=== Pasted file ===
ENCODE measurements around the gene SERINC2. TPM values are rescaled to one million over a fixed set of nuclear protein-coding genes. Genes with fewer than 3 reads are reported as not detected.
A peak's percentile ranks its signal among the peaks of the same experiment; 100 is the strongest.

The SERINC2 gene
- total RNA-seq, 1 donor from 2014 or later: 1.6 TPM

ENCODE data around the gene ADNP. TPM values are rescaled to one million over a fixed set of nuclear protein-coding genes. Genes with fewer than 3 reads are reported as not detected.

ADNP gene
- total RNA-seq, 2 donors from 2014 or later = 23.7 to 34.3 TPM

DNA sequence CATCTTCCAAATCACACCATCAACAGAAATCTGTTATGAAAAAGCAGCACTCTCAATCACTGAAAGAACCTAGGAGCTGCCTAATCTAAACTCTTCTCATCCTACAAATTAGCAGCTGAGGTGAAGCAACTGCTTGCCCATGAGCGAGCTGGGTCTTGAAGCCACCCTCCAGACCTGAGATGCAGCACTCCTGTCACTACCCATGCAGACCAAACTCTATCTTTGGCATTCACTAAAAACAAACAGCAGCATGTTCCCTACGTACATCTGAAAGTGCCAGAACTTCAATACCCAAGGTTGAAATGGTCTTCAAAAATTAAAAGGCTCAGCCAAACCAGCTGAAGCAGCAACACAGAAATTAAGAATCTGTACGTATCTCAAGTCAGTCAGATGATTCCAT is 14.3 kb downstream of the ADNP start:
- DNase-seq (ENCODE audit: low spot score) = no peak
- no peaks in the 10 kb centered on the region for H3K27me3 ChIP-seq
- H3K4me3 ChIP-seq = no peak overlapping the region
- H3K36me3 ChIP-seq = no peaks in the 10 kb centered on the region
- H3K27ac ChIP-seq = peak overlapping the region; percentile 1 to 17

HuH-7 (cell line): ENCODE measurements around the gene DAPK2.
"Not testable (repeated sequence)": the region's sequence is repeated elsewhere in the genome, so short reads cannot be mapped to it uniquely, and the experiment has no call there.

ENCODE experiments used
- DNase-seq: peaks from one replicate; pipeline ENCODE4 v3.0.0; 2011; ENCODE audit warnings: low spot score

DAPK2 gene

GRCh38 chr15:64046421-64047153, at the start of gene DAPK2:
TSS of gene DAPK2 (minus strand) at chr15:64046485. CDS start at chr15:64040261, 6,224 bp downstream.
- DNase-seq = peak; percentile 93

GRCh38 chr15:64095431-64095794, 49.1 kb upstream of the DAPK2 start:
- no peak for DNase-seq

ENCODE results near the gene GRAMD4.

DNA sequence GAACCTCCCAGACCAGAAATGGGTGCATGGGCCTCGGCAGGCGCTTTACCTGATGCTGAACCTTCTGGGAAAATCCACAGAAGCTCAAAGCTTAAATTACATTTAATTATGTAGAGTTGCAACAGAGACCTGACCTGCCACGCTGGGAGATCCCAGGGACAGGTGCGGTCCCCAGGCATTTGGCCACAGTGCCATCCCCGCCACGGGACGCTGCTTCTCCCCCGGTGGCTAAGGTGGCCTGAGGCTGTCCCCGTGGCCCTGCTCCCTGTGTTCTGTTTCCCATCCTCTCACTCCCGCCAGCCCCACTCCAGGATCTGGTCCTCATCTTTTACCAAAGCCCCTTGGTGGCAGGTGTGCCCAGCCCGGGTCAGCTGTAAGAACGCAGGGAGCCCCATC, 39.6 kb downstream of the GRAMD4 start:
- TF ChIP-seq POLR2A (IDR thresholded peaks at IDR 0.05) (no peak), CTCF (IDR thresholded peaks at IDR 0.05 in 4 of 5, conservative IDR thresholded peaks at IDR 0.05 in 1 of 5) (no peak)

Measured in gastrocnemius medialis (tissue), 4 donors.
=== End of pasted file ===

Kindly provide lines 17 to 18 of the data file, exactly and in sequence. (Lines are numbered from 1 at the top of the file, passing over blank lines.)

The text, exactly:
- DNase-seq: peaks from one replicate; pipeline ENCODE4 v3.0.0; 2011; ENCODE audit warnings: low spot score

DAPK2 gene